It is an affirmative defense to the charge of carrying a concealed firearm if a person has complied with Florida law and obtained a Concealed Weapon License as provided for in F.S. § 790.06, which states that the Florida Department of Agriculture and Consumer Services is authorized to issue licenses to carry concealed weapons or concealed firearms to qualified persons.
F.S. § 790.06 restricts Concealed Weapon Licenses. Persons under 21 years of age and persons who have been convicted of a felony are among those who do not qualify for a conceal carry license.
In addition, F.S. § 790.25(5) provides a defense for a firearm carried in a vehicle or private conveyance if the firearm is "securely encased." In a "Declaration of Policy," the Florida Legislature clarified that it is lawful to carry a weapon for a lawful use, such as to or from a shooting range, or for lawful hunting, or other lawful purposes.
A person may also lawfully possess a firearm in his or her home or place of business without a concealed weapons license, under F.S. § 790.25(3)(n).
Carrying a Concealed Firearm without a concealed weapon license is a third-degree felony in Florida, punishable by a prison sentence of up to five years and a fine of up to $5,000.
In addition, convicted felons face other adverse circumstances upon release from prison, such as the loss of the right to vote or own a gun, as well as limits on educational and employment opportunities.
There are some circumstances where you can carry a concealed weapon without a license. Below is a list of the exceptions:
These exceptions are very narrow and apply to very specific instances. It is best to apply for a concealed weapons license if you need to carry a weapon on a regular basis.
The Department of Agriculture and Consumer Services will issue a license to an individual if he or she meets the following criteria:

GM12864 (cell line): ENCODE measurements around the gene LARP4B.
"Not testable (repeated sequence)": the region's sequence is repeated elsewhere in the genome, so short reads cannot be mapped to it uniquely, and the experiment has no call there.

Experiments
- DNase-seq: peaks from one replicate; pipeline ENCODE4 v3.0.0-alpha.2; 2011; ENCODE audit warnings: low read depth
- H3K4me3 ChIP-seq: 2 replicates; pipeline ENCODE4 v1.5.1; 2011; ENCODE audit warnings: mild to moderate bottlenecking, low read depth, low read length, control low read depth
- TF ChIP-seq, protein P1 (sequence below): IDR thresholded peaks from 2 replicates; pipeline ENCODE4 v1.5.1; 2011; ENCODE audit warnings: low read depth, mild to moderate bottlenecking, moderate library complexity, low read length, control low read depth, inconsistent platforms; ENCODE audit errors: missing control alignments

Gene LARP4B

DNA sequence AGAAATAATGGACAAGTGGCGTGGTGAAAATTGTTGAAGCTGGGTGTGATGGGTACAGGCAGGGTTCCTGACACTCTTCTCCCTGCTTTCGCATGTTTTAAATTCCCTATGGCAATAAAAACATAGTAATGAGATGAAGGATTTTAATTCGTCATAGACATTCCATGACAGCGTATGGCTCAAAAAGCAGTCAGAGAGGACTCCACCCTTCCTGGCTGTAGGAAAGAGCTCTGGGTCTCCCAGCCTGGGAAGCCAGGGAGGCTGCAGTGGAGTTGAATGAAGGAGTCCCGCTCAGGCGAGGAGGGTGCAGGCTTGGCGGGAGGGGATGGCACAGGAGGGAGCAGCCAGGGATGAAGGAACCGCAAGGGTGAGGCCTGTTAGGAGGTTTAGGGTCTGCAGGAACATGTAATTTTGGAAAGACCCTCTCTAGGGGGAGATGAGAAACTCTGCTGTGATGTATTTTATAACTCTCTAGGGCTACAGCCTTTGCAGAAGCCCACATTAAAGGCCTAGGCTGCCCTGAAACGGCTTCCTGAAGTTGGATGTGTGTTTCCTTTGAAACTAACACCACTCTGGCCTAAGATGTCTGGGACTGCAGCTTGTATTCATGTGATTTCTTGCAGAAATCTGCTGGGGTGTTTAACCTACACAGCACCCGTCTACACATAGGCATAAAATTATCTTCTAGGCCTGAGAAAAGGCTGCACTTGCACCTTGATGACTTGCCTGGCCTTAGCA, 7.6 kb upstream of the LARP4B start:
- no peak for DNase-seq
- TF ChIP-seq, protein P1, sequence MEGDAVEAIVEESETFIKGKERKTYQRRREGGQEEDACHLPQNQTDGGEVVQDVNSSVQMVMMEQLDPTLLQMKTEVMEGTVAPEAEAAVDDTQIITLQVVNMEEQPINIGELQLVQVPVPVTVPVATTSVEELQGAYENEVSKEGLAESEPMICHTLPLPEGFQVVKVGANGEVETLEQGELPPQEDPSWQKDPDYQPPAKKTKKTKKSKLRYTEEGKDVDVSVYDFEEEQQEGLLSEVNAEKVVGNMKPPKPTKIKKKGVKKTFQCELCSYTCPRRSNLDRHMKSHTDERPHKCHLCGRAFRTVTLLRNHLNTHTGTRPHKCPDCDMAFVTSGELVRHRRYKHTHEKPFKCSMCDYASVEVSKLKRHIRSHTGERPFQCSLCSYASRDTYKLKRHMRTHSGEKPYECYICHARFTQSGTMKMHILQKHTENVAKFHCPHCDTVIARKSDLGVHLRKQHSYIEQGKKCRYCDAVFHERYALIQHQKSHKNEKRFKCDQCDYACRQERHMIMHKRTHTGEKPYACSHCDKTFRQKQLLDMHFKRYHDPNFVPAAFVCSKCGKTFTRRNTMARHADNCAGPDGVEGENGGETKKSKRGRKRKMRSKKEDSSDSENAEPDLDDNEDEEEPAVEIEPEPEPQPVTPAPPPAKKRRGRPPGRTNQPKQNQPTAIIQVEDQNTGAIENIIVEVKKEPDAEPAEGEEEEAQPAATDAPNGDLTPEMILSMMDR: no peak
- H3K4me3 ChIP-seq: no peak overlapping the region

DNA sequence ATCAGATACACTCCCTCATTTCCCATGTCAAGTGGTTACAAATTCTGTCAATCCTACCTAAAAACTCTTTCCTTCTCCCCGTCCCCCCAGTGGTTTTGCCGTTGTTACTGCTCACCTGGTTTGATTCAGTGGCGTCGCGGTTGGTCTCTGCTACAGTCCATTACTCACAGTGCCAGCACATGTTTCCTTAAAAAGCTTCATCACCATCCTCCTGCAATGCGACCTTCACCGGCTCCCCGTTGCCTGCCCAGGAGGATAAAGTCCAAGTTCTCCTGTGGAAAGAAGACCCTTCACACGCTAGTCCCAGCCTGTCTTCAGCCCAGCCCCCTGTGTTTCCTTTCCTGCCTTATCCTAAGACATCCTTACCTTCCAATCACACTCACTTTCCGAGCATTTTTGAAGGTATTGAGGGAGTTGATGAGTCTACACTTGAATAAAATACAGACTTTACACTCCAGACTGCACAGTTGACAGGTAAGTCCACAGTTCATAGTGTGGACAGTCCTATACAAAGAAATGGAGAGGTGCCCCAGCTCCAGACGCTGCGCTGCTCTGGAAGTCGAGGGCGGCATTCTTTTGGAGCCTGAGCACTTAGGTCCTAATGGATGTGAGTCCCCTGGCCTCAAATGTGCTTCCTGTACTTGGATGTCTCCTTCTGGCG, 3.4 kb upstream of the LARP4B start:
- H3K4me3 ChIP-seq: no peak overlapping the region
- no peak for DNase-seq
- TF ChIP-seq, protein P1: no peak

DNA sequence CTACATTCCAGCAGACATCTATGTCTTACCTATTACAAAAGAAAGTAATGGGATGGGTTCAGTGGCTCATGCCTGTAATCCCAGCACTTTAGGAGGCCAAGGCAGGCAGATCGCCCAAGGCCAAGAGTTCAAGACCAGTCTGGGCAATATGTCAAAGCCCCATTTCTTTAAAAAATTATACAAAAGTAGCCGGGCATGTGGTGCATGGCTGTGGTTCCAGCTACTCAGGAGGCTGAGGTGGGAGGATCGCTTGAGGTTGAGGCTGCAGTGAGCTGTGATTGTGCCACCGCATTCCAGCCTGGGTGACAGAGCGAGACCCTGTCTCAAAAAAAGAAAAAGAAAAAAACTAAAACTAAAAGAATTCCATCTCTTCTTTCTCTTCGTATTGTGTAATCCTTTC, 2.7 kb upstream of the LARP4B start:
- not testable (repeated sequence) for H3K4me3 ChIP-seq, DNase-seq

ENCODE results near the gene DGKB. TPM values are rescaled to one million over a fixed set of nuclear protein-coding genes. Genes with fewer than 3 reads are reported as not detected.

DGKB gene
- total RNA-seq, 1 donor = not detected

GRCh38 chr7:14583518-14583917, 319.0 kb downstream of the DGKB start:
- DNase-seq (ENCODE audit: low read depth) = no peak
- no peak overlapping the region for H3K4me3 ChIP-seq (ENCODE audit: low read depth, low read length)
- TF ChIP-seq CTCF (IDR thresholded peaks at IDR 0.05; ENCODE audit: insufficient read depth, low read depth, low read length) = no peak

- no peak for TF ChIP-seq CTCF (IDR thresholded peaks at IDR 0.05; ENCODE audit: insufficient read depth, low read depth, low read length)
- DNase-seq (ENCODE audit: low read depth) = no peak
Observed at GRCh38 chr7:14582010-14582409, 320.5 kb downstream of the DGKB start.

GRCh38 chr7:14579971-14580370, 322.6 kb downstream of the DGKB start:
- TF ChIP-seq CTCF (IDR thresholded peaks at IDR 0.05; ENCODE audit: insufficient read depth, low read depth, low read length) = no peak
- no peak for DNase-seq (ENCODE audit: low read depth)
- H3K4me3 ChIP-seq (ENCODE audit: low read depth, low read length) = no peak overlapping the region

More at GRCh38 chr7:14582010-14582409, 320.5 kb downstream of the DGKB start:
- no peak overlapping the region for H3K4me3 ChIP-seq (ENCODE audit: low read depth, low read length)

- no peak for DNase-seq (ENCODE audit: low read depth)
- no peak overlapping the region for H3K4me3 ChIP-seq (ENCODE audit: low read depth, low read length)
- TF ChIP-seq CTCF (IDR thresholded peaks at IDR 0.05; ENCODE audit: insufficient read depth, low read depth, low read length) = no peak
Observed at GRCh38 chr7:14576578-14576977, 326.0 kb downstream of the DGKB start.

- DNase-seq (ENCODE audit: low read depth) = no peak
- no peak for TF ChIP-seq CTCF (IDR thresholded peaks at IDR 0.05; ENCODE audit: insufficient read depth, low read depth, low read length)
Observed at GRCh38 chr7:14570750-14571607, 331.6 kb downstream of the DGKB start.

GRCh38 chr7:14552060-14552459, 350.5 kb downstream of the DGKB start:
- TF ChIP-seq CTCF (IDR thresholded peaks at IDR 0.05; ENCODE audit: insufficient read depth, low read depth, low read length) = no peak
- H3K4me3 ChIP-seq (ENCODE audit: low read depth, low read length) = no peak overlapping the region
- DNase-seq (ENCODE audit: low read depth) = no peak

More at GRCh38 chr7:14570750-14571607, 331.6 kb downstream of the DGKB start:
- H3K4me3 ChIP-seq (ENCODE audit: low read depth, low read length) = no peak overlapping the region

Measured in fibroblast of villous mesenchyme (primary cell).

The individual must also want to have a concealed weapon for the purpose of lawful self-defense. Usually, if you can demonstrate to the Department of Agriculture and Consumer Services that you meet the above criteria, you should receive your concealed weapons license.
Section 790.06 details the steps needed to legally get a concealed weapon permit in Florida.
You can contact the Florida Department of Agriculture and Consumer Services for more detailed instructions on how to apply for a concealed weapons license.
Florida Statutes, Title XLVI, Chapter 790 — Weapons and Firearms — Read the Florida Statutes that apply to the weapons and firearms, including the prohibitions and requirements for concealed carry of a firearm.
Florida Standard Jury Instructions for Criminal Cases No. 10.1 — Find a link to the exact instructions given to Florida juries in a trial for carrying a concealed firearm.
Florida Department of Agriculture and Consumer Services (FDACS) — Concealed Weapon License — Apply for or renew a Concealed Weapon License at the FDACS website. The site includes links for first-time applicants to determine eligibility for a concealed weapon license, a list of acceptable forms of required training, and a way to monitor the status of an existing application, as well as forms and informative publications.
If you were arrested for illegally carrying a concealed firearm in Melbourne, Florida, or Brevard County, FL, then you are facing a felony charge and it is important that you seek the advice of a local attorney experienced in defending people against gun charges.
The knowledgeable attorneys at Law Offices of Germain & McCarthy, LLC aggressively defend clients against gun charges and we are prepared to defend you, too. You may have an affirmative defense that could result in a dismissal of charges, or other factors may help mitigate your situation. We always strive to achieve the best possible results, and we know how to challenge the evidence, or the arrest.
The dedicated attorneys at Law Offices of Germain & McCarthy, LLC represent people who have been charged with gun crimes throughout Brevard County, Florida, including the cities of Melbourne, Palm Bay, Titusville, Rockledge, and Cocoa, as well as nearby Orange, Osceola, Volusia, and Indian River counties.
Call Law Offices of Germain & McCarthy, LLC today at (321) 253-3447 to schedule a free consultation with one of our criminal defense lawyers.